Take the 2-minute tour ×
Stack Overflow is a question and answer site for professional and enthusiast programmers. It's 100% free, no registration required.

What are the best practices in building applications that support multiple tenants such as Software as a Service?

Links to white papers that expand on this topic are greatly appreciated.

share|improve this question

2 Answers 2

up vote 4 down vote accepted

You might find some valuable advise in a series of blog posts by Oren Eini.

This is one of the last posts in the series, with links to previous posts: http://ayende.com/Blog/archive/2008/08/16/Multi-Tenancy--Approaches-and-Applicability.aspx

share|improve this answer

For the database:

A. Put everything on the same database, put a tenant_id column on your tables

Pros: Easy to do

Cons: Very prone to bugs: it's easy to leak data from one tenant to another.

B. Put everything on the same database, but put each tenant in its own namespace (postgresql calls them schemas)

Pros: Provides better data leak protection than option A

Cons: Not supported by all databases. AFAIK PostgreSQL and Oracle supports it.

C. Setup one database per tenant

Pros: Absolutely no chance of data leaking from one tenant to another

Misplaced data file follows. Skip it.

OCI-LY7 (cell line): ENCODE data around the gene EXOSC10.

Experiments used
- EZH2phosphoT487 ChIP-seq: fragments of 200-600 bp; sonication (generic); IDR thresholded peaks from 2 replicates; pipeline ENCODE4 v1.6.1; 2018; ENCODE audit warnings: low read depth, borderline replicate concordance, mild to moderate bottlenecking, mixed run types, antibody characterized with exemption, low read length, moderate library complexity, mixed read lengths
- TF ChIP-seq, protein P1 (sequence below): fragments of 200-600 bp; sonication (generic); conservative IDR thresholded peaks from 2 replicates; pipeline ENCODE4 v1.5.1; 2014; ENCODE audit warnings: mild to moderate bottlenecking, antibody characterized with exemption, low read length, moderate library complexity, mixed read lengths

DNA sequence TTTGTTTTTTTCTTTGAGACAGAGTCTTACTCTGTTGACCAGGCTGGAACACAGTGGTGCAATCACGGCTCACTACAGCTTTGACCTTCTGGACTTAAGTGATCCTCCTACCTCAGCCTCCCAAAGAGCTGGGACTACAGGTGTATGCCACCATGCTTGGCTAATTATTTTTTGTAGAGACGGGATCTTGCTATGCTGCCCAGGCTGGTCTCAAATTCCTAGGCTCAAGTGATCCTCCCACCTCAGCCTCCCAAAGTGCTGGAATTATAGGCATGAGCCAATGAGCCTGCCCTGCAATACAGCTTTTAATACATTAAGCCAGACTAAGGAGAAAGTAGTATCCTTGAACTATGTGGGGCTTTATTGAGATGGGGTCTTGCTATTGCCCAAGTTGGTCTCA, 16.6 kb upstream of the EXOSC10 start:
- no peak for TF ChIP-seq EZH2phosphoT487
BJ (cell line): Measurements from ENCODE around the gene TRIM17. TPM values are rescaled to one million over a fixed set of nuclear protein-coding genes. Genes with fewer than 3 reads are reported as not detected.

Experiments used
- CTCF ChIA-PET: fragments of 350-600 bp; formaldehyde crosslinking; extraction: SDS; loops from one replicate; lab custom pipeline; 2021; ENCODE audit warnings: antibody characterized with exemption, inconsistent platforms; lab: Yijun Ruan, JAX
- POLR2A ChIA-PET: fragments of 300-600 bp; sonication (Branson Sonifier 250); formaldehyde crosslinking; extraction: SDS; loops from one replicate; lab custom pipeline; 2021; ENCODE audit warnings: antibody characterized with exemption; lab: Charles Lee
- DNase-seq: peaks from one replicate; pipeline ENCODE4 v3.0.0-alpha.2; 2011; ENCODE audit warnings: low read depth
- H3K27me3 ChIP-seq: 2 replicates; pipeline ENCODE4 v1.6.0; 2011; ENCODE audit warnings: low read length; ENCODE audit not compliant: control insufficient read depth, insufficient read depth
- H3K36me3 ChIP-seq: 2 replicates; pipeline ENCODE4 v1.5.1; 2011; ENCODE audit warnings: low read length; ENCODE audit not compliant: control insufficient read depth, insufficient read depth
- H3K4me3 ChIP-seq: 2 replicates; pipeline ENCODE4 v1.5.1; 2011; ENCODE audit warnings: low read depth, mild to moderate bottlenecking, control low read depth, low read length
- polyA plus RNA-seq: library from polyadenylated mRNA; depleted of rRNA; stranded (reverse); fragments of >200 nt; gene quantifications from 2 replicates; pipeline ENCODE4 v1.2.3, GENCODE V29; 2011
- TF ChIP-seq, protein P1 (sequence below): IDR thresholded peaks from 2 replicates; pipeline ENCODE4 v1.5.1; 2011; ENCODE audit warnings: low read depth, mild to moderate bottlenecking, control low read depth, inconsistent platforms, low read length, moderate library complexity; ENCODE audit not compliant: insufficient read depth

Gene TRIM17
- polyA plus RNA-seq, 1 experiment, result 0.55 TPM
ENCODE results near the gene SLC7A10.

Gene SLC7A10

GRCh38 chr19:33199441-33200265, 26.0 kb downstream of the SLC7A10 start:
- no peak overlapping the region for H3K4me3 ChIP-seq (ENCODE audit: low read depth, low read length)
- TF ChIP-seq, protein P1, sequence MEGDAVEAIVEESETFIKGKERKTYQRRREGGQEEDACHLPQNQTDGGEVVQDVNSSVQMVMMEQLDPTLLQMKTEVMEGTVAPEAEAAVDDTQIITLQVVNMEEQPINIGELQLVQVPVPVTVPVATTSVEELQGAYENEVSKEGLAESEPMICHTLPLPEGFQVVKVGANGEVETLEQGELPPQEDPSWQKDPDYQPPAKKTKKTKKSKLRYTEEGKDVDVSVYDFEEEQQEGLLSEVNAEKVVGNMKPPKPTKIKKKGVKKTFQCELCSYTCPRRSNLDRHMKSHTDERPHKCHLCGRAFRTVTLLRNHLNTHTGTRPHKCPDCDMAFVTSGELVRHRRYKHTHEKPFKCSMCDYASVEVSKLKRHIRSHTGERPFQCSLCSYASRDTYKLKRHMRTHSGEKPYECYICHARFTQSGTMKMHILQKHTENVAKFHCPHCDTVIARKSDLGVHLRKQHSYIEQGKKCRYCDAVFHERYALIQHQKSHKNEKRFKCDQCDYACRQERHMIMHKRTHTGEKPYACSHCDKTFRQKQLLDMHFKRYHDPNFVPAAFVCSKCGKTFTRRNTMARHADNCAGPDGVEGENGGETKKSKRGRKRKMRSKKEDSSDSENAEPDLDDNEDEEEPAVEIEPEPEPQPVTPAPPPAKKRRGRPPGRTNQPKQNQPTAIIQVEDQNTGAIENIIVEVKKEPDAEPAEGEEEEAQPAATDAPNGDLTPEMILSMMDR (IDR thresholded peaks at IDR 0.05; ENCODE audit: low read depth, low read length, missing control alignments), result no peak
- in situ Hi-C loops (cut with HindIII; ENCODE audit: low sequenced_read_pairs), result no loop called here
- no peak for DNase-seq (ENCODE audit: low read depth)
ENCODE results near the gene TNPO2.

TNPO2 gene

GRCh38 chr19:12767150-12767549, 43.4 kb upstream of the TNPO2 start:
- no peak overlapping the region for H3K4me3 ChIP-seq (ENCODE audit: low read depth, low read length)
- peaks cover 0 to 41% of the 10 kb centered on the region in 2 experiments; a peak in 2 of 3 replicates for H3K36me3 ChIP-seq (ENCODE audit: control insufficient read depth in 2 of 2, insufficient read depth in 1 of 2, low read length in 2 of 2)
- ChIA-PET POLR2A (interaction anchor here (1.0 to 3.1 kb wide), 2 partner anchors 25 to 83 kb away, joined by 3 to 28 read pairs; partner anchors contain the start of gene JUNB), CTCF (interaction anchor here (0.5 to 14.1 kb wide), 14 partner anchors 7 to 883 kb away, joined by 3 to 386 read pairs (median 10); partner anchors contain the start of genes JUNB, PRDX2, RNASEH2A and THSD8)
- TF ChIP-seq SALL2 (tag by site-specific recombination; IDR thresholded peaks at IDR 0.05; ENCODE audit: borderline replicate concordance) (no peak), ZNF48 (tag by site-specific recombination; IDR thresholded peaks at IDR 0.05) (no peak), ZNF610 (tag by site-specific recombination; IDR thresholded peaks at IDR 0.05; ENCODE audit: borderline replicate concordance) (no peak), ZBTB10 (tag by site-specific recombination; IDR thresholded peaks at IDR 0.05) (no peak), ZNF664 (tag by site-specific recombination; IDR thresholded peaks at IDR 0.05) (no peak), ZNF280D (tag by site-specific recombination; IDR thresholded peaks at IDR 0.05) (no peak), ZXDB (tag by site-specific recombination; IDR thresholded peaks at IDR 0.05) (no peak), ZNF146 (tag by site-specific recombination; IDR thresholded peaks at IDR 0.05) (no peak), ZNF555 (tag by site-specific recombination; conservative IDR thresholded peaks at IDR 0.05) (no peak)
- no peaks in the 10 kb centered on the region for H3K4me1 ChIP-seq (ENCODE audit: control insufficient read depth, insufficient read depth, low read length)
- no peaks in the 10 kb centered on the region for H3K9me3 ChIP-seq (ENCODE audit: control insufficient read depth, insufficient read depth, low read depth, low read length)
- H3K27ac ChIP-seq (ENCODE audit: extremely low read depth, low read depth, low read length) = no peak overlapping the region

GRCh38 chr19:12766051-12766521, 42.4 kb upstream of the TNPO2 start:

Cons: Setting up new tenants is more complicated. Database connections are expensive.

I only learned the above ideas from Guy Naor. Here's a link to his presentation: http://aac2009.confreaks.com/06-feb-2009-14-30-writing-multi-tenant-applications-in-rails-guy-naor.html

share|improve this answer
    
In #B, all databases support schemas, but with different terminology. In MySQL, schema and database are synonymous. MSSQL also has schemas support now. Our multitenancy app in production runs with ~4000 (as of now) databases/schemas on MySQL. –  so_mv Mar 14 '12 at 18:23

Your Answer

 
discard

By posting your answer, you agree to the privacy policy and terms of service.

Not the answer you're looking for? Browse other questions tagged or ask your own question.